Though we cannot admit that the False Decretals were composed in order to enforce the rights of the papacy, we may at least consider whether the popes did not make use of the False Decretals to support their rights. It is certain that in 864 Rothad of Soissons took with him Canonical influence. to Rome, if not the collection, at least important extracts from the pseudo-Isidore; M. Fournier has pointed out in the letters of the pope of that time, “a literary influence, which is shown in the choice of expressions and metaphors,” notably in those passages relating to the restitutio spolii; but he concludes by affirming that the ideas and acts of Nicholas were not modified by the new collection: even before 864 he acted in affairs concerning bishops, e.g. in the case of the Breton bishops or the adversaries of Photius, patriarch of Constantinople, exactly as he acted later; all that can be said is that the False Decretals, though not expressly cited by the pope, “led him to accentuate still further the arguments which he drew from the decrees of his predecessors,” notably with regard to the exceptio spolii. In the papal letters of the end of the 9th and the whole of the 10th century, only two or three insignificant citations of the pseudo-Isidore have been pointed out; the use of the pseudo-Isidorian forged documents did not become prevalent at Rome till about the middle of the 11th century, in consequence of the circulation of the canonical collections in which they figured; but nobody then thought of casting any doubts on the authenticity of those documents. One thing only is established, and this may be said to have been the real effect of the False Decretals, namely, the powerful impulse which they gave in the Frankish territories to the movement towards centralization round the see of Rome, and the legal obstacles which they opposed to unjust proceedings against the bishops.
Bibliography.—The best edition is that of P. Hinschius, Decretales pseudo-Isidorianae et capitula Angilramni (Leipzig, 1863). In it the authentic texts are printed in two columns, the forgeries across the whole width of the page; an important preface of ccxxviii. pages contains, besides the classification of the MSS., a profound study of the sources and other questions bearing on the collection. After the works cited above, the following dissertations should be noted. Placing the origin of the False Decretals at Rome is: A. Theiner, De pseudo-Isidoriana canonum collectione (Breslau, 1827); at Mainz, the brothers Ballerini, De antiquis collectionibus et collectoribus canonum, iii. (S. Leonis opera, t. iii.; Migne, Patrologia Lat. t. 56); Blascus, De coll. canonum Isidori Mercatoris (Naples, 1760); Wasserschleben, Beiträge zur Geschichte der falschen Dekretalen (Breslau, 1844); in the province of Reims: Weizsäcker, “Die pseudoisidorianische Frage,” in the Histor. Zeitschrift of Sybel (1860); Hinschius, Preface, p. ccviii.; A. Tardif, Histoire des sources du droit canonique (Paris, 1887); Schneider, Die Lehre der Kirchenrechtsquellen (Regensburg, 1892). An excellent résumé of the question; seems more favourable to Le Mans in the article of the Kirchenlexicon of Wetzer and Welte (2nd ed.); F. Lot, Études sur le règne de Hugues Capet (Paris, 1903); Lesne, La Hiérarchie episcopale en Gaule et Germanie (Paris, 1905); for the province of Tours and Le Mans: B. Simson, Die Entstehung der pseudoisidor. Fälschungen in Le Mans (Leipzig, 1886. It is he who pointed out the connexion with the forgeries of Le Mans); especially Paul Fournier, “La Question des fausses décrétales,” in the Nouvelle Revue historique de droit français et étranger (1887, 1888); in the Congrès internat. des savants cathol. t. ii.; “Étude sur les fausses décrétales,” in Revue d’histoire ecclésiastique de Louvain (1906, 1907), to which the above article is greatly indebted. (A. Bo.*)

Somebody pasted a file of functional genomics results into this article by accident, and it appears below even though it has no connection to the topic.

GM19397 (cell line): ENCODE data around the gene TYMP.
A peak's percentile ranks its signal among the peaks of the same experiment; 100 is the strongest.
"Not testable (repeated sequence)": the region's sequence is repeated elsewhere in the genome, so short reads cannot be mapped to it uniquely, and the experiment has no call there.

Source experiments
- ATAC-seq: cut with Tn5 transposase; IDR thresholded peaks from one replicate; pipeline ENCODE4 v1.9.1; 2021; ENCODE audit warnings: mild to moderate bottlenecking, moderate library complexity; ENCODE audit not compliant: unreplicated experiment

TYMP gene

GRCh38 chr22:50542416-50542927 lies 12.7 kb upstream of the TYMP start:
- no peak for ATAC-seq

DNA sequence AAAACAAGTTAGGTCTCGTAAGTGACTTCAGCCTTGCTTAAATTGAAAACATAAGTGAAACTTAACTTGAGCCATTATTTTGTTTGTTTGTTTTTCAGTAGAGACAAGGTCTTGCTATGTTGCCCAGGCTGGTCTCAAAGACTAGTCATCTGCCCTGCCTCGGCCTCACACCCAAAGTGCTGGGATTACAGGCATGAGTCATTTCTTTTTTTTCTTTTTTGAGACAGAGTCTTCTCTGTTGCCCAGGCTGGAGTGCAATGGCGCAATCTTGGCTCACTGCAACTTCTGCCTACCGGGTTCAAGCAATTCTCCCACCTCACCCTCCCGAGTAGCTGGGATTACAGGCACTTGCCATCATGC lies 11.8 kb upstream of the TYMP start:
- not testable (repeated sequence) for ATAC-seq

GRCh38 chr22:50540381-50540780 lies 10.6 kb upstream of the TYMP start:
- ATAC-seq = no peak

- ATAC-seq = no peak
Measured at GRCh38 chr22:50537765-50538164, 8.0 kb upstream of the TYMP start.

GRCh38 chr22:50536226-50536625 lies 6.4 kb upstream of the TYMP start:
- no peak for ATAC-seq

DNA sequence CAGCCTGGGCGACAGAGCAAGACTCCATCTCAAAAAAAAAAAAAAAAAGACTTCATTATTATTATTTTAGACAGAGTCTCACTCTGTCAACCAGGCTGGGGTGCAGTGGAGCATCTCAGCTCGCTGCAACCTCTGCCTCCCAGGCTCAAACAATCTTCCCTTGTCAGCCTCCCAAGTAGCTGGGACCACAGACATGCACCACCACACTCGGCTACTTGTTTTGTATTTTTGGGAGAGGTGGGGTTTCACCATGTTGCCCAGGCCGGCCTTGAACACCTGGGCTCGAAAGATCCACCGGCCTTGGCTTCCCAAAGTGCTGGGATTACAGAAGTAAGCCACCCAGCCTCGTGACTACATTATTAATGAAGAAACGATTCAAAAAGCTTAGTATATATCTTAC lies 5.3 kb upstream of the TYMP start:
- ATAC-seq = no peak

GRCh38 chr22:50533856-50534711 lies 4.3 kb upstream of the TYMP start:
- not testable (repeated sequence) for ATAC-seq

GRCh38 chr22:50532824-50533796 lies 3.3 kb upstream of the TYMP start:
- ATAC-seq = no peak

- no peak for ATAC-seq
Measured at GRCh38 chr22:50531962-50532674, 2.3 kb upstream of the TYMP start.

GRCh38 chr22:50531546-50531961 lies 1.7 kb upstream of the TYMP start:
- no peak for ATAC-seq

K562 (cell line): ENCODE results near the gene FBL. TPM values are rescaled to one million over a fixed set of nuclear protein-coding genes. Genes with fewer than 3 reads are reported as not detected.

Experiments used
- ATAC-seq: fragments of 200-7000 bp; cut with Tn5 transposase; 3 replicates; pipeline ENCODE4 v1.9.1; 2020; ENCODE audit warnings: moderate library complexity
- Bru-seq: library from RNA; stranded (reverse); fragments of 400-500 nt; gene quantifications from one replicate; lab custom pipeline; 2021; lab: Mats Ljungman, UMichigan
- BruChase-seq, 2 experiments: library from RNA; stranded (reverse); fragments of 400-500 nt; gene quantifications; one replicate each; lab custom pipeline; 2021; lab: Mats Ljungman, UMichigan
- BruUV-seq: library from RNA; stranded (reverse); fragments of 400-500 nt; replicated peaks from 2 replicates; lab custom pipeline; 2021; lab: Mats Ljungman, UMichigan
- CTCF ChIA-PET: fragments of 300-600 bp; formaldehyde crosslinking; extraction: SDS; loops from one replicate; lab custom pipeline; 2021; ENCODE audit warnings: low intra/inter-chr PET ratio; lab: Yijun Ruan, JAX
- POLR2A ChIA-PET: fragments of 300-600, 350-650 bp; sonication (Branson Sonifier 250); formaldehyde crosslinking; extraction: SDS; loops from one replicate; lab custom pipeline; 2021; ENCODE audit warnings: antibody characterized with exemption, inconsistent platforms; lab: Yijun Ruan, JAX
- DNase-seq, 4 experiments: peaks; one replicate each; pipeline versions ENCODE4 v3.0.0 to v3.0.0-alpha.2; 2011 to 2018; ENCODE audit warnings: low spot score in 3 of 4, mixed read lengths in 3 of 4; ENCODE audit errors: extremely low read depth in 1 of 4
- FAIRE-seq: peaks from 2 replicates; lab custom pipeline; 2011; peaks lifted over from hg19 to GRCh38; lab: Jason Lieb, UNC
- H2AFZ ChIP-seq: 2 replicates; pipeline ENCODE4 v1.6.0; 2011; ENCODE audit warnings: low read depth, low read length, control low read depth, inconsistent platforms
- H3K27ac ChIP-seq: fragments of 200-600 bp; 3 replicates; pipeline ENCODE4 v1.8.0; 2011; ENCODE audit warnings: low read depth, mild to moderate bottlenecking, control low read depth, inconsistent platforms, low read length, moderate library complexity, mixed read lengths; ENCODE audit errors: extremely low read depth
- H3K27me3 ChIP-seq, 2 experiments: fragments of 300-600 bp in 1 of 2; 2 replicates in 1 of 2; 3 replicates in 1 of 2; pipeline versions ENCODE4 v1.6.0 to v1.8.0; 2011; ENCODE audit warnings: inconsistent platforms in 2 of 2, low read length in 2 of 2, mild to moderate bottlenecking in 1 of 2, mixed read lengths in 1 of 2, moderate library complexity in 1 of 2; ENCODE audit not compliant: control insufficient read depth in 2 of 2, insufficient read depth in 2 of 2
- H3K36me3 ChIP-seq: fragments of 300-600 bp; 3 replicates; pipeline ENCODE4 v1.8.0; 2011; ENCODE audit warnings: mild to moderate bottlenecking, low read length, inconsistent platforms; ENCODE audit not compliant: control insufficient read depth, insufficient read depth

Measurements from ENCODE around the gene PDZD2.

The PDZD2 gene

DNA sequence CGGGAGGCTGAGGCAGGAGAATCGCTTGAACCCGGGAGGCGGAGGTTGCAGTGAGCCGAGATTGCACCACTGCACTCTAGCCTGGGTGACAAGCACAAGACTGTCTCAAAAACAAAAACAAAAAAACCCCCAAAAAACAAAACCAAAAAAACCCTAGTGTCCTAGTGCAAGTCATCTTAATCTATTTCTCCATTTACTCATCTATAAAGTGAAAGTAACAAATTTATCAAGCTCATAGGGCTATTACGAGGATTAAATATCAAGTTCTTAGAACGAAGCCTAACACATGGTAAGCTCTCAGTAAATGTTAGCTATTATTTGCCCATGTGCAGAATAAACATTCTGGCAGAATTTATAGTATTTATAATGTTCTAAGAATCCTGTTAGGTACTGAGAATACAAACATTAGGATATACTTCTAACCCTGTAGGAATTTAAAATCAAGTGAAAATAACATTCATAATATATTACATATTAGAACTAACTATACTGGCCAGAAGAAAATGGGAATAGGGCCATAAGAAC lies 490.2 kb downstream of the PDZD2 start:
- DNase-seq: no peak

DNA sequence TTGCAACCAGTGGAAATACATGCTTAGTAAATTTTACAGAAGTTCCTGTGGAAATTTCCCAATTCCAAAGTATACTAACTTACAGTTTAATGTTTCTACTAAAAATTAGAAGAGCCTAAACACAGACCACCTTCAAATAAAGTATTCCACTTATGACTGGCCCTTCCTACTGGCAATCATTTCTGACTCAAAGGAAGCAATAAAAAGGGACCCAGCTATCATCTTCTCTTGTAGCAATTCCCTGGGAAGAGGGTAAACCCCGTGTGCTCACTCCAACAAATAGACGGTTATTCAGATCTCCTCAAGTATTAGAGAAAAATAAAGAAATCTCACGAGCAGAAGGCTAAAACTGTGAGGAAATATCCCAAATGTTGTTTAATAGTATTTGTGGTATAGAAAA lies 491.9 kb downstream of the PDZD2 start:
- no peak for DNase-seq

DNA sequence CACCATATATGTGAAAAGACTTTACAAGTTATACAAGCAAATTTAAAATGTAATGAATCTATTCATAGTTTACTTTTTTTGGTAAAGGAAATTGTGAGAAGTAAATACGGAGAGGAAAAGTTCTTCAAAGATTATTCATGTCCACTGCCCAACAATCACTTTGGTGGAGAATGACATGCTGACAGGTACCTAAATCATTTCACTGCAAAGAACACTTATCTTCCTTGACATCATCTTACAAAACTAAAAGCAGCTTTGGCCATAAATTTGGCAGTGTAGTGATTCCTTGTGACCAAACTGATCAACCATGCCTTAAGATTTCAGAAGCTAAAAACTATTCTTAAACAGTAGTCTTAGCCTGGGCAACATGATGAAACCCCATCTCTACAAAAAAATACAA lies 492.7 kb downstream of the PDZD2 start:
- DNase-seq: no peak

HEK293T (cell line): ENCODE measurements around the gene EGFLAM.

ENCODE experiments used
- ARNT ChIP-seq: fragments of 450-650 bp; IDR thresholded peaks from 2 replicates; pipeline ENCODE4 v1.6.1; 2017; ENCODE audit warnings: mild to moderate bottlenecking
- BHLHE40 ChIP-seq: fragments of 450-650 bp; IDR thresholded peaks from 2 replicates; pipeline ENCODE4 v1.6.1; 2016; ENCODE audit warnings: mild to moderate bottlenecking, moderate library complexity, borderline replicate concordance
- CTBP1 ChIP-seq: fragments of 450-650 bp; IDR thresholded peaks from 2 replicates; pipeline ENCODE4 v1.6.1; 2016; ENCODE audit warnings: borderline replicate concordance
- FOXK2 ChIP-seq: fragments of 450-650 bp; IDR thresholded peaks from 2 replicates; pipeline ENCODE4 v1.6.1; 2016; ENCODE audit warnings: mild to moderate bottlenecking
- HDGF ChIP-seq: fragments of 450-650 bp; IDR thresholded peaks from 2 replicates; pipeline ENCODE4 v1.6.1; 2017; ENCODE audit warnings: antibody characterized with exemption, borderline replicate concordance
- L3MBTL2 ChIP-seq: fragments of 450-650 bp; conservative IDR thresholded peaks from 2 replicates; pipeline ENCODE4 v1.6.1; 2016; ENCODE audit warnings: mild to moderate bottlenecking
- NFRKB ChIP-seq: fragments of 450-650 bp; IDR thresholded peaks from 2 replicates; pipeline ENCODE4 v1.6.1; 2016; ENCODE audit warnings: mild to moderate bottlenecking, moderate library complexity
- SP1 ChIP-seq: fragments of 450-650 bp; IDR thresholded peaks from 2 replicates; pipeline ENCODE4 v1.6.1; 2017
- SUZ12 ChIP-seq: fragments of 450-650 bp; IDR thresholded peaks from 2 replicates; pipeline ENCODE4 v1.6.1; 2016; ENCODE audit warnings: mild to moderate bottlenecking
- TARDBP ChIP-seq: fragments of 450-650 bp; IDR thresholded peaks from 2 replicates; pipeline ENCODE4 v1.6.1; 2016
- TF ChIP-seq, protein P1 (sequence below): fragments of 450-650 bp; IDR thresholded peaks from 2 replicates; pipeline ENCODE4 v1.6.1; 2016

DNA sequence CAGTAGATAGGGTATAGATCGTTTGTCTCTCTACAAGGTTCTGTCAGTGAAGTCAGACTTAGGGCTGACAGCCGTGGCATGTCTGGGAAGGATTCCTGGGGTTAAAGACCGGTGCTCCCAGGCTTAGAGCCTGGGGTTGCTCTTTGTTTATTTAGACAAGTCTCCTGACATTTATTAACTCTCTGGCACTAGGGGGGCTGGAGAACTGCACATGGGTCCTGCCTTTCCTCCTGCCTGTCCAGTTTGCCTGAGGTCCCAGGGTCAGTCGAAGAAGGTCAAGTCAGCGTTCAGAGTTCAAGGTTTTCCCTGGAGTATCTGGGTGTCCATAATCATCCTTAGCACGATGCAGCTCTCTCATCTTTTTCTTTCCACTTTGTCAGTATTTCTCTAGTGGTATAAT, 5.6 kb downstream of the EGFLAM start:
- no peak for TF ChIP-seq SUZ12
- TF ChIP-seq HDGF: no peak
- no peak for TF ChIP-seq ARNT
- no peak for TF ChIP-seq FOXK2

- The False Capitularies are for civil legislation what the False Decretals are for ecclesiastical legislation: three books of Capitularies of the Frankish kings, more of which are spurious than authentic. The author gives himself out as a certain Benedict, a deacon of the church of Mainz; hence the name by which he is usually known, Benedictus Levita. The two false collections are closely akin, and are doubtless the fabrication of the same hands.